The 31st Annual Midsouth Regional Emmy Awards were held Saturday, January 21, in Nashville, TN. The Levine Center for the Arts spot, #LongLiveArts, created by Orbital Socket and produced by Priceless Misc. won the Promo Spot/Image category. #LongLiveArts is the marketing campaign Orbital Socket developed to promote Levine Center for the Arts. Located in Charlotte, NC, this cultural center includes the Bechtler Museum of Modern Art, Harvey B. Gantt Center for African-American Arts+Culture, John S. and James L. Knight Theater, and Mint Museum Uptown.
“There is a critical need to identify the real meaning and value of museums to the community and the individual,” says Hillary Cooper, Director of Advancement & Communications at The Mint Museum, representing Levine Center for the Arts. “By combining forces, Levine Center for the Arts does a great job at creating these vital and rich cultural experiences that can’t be missed. It’s a collection of Charlotte’s art, a symbol of pride.”
“We wanted to create a video that showcased what you will experience at Levine Center for the Arts,” says Greg Johnson, Managing Director at Orbital Socket. “The video itself had to be a piece of art, which I think we successfully achieved. It’s quite stunning.”
You can learn more about the #LongLiveArts Campaign here. Or, click here to learn more about how Orbital Socket can grow your business by leveraging modern approaches to build engaging customer experiences.
Here are a few branding rules that have been helpful to us at Orbital Socket. These are some rules that come out of our expertise around creating strong brands that have helped many companies see what’s possible. So, here are our rules:
1. Seek out strong insights – A strong brand begins and ends with great consumer insights. It’s not about what we want the brand to be and how we want it to connect, but it’s about who they (the consumers) are and where are they going. How do we effectively identify key insights that will unlock their willingness to become aware of and eventually engage with the brand. There has to be an ongoing ferocious commitment to learning about the consumer.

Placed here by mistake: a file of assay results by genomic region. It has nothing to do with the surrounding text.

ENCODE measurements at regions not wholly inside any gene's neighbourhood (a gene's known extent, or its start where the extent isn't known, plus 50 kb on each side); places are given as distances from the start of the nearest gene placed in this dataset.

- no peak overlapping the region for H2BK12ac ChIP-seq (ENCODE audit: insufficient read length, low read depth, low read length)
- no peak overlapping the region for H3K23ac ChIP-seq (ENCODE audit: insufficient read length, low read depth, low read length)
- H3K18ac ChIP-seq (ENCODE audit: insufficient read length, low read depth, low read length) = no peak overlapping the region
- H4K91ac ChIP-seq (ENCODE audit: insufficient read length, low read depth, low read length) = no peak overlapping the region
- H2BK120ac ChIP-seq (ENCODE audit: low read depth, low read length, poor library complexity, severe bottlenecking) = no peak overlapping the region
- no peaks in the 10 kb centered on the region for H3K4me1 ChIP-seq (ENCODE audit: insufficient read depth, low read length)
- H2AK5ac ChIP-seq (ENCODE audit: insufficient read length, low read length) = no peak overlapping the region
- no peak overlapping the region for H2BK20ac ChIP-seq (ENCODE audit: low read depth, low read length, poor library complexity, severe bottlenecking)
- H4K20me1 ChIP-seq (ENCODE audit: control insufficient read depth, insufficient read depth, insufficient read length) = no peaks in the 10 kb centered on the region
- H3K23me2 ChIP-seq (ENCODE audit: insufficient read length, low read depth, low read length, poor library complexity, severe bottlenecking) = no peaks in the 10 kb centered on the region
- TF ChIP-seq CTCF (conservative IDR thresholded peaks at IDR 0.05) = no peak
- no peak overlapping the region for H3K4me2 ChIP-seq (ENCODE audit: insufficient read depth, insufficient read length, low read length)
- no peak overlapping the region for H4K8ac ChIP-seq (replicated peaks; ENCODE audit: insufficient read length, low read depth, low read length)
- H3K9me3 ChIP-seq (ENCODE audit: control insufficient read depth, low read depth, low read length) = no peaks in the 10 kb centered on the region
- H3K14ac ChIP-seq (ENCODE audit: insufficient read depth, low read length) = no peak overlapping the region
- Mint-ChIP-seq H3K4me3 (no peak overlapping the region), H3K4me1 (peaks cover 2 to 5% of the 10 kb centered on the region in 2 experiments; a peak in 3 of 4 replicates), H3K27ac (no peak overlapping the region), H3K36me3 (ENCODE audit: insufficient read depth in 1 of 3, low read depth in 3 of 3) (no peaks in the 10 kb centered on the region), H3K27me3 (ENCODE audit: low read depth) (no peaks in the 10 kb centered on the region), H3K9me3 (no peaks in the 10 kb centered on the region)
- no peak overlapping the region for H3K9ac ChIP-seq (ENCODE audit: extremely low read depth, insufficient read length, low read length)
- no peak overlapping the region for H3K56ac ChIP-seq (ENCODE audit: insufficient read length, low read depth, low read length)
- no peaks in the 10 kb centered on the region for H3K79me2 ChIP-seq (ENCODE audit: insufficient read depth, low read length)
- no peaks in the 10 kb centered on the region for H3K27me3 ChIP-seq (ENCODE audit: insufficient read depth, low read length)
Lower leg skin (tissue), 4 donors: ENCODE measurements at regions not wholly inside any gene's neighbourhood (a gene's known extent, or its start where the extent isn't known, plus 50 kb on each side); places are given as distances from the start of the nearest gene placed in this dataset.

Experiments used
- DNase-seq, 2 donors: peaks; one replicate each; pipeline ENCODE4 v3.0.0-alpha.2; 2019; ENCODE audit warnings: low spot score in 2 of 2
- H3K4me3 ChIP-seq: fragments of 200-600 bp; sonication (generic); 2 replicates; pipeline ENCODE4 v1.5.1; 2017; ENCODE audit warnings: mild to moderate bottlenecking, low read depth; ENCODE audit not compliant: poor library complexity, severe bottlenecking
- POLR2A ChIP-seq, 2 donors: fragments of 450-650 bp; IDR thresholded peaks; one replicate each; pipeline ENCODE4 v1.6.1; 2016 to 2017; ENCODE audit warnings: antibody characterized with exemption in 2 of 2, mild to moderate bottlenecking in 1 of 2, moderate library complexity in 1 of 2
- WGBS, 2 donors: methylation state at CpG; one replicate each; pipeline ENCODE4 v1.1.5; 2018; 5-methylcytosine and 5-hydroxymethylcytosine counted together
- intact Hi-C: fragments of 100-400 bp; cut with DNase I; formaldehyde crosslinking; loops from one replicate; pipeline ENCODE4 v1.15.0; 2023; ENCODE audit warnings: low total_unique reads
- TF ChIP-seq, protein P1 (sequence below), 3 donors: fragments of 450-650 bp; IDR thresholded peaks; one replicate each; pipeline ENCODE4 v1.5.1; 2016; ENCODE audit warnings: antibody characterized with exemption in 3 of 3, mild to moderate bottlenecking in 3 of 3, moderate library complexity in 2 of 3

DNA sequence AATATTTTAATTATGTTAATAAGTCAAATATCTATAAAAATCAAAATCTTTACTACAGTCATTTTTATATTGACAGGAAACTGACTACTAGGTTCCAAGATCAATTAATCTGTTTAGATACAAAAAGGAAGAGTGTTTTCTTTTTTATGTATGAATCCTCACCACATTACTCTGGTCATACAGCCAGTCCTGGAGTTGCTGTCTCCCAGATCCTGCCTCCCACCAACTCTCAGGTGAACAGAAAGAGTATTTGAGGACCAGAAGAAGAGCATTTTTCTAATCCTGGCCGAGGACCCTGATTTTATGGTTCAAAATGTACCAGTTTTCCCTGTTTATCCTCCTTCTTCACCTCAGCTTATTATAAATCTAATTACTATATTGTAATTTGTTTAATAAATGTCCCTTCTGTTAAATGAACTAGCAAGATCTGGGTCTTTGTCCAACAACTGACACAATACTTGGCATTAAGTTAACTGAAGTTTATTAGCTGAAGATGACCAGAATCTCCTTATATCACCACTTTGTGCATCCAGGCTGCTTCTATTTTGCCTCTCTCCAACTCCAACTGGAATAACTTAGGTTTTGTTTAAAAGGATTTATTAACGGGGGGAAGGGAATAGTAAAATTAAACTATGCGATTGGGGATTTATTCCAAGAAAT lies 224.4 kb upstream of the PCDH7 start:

2. Develop a distinctive positioning – There has to be clear, distinguishable positioning that brings a clear and distinctive point of view to the marketplace. It should be clear and distinctive (did I say that already?).
3. Define invigorating touch points – The strong brand positioning should fuel perspective around how the brand can become “touchable” or accessible by the consumer. They should get it and want to get to know it. Defining the touch points that align with where they are going is essential.
4. Create a powerful experience – Creating experiential touch points is essential. As marketers, we are in the experience business and must make sure that all that we are doing works hard to create emotional connections to the consumer. Remember to seize opportunities to surprise and delight the consumer.
5. Infuse brand within your culture – Make sure that everyone on your team fully understands and embraces the brand. Your best ambassadors work for the company.
There are many rules about branding that many people have proclaimed over the ages, but these rules seem too particularly important in this modern marketing age. They serve as guides for us as we help companies see what’s possible for their brands and bring them to life in new and powerful ways.